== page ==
So when the split happened, as well as grieving a heartbreak, dealing with trauma of domestic abuse, both mine and my kids, my sorrow extended to the loss of an extended family who I had come to see as my own. I would argue that my marriage wasn’t a failure because I married a Pashtun. I loath stereotypes and prejudice arrogance. This couldn’t be true because I felt at home with majority of the people there.

They called Dad Kuka {kuka-a}, the Pashtun word, me included. The grandkids called him Oba. It was a status of respect as head of the household. One would think that in a conservative culture such as think the patriarch would be more dominating, involved and overshadowing. But not here.

When I arrived to this new, alien household, I was often confused to see how he was treated by wife and sons. Like a spare part fed and watered then put to a side while they discuss pertinent family politics. Family politics was beyond me too, which later came back to bite. It was like his presence as an inconvenience, simultaneously tokenistic. The real ring leader, or brain behind familial decision making was matriarch. One would be forgiven to be optimistic at this prospect, however this could have been great had she not been misogynist and sexist, with the excuse of culture ingrained as a free pass to raise a narcissist. Thankfully, only one though. The rest didn’t get the opportunity.

Anyway, Kuka was very very fixed in his routine for food, tea, going out, cleaning and clothes. Everything was fixed and should be in order. He had a love for order, looking decent, and having each day look the same. He wasn’t involved in diplomatic decision making unless the tokenistic male head of household voice was required for the gain of the rest. One time I cooked his green tea on the hob for too long and he was so angry at me that he made me taste it. It was super bitter, but having just been introduced to the dry leaf tea under year or so ago, I was unaware of the taste. He taught me that lesson surely, never to be repeated. Looking back I don’t think he would have done that had he not seen me as one of his own. There was formality between us but then there wasn’t. I wasn’t allowed to share personal thoughts with him, but he got to know my personality through my actions, reactions, housekeeping, uni results and then parenting. He seen me as an achiever, as someone who clicked on to his likes and routines and upheld his values of education, progression and all things in order!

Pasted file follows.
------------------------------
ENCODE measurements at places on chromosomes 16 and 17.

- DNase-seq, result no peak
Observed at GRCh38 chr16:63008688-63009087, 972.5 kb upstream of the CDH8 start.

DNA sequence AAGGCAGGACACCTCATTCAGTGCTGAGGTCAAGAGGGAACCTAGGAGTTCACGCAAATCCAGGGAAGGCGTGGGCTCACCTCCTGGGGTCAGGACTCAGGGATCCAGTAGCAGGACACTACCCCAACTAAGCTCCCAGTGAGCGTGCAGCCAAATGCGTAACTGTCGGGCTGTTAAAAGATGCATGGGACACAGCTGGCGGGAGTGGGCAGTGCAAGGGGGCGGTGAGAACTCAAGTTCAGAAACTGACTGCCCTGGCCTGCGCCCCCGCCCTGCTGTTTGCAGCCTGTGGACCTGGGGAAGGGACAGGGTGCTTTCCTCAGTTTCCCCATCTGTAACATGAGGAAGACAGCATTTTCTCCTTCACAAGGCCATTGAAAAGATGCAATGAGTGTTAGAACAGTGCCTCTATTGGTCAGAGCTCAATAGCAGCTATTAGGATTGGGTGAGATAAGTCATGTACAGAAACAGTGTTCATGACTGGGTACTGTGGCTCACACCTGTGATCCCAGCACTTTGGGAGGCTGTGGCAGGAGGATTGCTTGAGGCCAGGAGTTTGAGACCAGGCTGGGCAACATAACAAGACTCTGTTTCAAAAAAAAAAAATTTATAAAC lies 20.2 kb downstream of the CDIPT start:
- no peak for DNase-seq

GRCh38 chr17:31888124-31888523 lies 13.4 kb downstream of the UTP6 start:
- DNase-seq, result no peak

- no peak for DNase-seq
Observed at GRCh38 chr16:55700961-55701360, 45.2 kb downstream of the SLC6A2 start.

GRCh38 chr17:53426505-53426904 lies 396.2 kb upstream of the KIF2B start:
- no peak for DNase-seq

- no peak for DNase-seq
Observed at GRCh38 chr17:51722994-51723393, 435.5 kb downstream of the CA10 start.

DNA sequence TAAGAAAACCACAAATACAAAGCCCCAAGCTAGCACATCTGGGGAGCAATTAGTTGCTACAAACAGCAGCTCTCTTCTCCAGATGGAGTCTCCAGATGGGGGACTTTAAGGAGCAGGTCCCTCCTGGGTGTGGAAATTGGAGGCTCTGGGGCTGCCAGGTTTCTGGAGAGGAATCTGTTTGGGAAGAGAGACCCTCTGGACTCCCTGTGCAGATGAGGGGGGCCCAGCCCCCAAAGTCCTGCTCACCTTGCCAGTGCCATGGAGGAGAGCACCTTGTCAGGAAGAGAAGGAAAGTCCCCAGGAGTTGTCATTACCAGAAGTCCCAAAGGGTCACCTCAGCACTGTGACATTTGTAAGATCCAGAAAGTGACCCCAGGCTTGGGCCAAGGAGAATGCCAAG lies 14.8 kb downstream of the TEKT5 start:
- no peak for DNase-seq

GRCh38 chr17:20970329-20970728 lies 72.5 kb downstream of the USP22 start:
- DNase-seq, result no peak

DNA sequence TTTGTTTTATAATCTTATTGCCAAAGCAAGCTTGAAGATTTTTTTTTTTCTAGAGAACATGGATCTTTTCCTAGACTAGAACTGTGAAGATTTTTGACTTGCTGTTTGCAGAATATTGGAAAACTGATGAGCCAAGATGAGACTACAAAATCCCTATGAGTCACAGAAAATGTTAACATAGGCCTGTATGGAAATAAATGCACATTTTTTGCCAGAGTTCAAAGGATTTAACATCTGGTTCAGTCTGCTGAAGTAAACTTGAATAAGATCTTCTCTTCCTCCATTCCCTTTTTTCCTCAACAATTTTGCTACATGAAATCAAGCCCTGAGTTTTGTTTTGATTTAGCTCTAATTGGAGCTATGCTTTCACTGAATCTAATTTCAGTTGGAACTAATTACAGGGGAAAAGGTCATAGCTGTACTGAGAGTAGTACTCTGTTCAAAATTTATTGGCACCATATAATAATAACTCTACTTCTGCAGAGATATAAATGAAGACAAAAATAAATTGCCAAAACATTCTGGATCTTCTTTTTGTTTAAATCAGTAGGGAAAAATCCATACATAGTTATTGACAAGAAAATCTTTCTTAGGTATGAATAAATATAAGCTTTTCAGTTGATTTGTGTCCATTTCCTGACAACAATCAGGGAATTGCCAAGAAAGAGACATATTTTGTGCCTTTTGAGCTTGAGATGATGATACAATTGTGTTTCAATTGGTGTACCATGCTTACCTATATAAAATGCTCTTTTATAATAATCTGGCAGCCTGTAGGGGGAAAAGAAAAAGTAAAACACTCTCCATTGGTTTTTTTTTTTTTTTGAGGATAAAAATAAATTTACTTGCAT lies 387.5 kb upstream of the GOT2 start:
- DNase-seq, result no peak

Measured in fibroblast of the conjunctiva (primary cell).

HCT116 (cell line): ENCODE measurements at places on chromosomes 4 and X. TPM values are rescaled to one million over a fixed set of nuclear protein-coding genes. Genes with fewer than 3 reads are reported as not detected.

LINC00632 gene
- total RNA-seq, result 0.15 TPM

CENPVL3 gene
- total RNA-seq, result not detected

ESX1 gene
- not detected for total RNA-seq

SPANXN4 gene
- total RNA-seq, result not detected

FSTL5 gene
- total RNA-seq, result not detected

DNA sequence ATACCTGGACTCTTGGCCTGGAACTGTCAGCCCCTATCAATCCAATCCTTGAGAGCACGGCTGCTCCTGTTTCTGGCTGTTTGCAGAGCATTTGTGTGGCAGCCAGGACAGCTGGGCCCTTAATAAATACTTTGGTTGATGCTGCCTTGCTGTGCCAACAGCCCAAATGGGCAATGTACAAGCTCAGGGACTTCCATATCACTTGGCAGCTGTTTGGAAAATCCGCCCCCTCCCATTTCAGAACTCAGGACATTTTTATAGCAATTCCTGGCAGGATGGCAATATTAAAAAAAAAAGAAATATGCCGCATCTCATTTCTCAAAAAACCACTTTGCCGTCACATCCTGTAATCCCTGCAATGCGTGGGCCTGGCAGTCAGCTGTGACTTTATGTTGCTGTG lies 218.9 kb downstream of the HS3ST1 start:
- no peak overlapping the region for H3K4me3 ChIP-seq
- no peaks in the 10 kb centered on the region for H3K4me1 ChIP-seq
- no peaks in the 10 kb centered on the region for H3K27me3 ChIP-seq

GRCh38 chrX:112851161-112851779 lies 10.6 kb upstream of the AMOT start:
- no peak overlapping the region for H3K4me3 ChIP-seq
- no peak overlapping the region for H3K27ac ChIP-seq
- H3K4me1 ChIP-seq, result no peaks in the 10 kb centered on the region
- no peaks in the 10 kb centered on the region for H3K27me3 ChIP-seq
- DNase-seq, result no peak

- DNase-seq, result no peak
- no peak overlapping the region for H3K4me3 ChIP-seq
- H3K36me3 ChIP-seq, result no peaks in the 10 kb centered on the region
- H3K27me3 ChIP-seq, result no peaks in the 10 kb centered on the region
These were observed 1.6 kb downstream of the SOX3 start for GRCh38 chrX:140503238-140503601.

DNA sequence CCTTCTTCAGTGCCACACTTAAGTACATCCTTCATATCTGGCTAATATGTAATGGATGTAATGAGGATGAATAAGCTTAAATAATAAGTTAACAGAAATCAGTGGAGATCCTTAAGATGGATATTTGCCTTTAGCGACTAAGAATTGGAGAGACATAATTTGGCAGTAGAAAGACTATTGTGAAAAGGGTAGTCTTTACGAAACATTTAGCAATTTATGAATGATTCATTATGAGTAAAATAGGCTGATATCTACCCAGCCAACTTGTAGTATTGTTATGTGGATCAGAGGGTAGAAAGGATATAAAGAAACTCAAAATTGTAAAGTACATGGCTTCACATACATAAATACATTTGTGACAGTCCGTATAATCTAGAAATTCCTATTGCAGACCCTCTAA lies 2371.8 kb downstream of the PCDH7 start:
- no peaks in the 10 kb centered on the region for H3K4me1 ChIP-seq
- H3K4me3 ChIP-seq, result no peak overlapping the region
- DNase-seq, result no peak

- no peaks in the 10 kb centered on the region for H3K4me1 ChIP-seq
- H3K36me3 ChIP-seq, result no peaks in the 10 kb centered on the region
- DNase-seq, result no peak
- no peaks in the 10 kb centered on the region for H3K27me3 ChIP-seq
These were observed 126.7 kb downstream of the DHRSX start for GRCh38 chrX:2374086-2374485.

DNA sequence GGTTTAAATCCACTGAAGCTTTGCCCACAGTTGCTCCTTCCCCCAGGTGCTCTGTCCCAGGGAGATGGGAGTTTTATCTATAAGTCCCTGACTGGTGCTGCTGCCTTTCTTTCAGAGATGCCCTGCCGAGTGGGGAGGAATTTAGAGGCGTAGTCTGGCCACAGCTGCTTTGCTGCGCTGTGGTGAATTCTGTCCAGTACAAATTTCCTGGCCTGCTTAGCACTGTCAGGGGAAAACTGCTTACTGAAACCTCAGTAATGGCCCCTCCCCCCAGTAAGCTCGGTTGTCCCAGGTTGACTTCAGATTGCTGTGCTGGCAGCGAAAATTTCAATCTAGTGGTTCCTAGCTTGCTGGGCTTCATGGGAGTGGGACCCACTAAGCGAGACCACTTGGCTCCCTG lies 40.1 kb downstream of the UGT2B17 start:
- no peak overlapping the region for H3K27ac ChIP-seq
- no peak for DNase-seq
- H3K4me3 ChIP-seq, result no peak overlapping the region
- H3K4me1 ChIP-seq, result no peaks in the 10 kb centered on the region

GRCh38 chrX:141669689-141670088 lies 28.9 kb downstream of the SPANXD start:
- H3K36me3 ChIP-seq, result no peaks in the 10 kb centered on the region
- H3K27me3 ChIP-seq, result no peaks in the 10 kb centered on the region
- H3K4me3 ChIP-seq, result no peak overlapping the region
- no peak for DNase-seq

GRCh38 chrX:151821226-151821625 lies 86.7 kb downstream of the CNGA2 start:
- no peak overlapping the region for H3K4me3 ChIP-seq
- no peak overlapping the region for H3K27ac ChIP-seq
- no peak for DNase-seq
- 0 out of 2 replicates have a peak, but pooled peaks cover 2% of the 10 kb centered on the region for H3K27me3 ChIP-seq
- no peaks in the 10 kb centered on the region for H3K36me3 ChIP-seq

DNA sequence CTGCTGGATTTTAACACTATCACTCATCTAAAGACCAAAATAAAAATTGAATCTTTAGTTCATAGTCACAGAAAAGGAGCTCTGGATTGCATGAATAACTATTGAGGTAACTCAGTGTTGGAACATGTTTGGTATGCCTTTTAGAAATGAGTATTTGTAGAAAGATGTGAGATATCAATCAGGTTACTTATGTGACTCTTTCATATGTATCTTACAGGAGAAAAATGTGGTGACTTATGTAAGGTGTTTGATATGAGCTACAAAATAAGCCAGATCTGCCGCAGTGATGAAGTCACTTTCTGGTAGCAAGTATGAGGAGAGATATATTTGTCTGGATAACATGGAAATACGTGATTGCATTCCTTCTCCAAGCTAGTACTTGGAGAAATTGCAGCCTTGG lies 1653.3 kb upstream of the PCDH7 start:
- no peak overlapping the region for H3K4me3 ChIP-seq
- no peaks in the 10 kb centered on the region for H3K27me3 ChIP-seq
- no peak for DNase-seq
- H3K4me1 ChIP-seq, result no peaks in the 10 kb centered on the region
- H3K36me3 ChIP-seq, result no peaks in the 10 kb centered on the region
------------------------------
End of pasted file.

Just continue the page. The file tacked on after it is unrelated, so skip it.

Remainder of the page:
It was only when I was going through my son’s autism assessment and made it my area of deep focus and obsession that I started connecting the dots. When I began to understand that autistic people are hugely different from one another, even in the same family, that I began analysing, comparing and contrasting the members of this family. Every time tea or dinner was ready before being, I was met with delight and appreciation. It wasn’t that hard for me to gain these brownie points to be honest because he was literally like clockwork. I enjoyed taking time out and listening to stories, insights and points of interest while some others around us scoffed mockingly. I had a need to for tidy and clean areas so I was constantly cleaning and scrubbing when I visited. More easy brownie points. And that’s how my relationship with Kuka developed. He not only valued what I had to say, but also what I wanted. He encouraged my further education, proud of my career and my children’s development, all the while his son would put me down and down play any of my strengths claiming credit. He even disliked his brother holding me in worth and respect.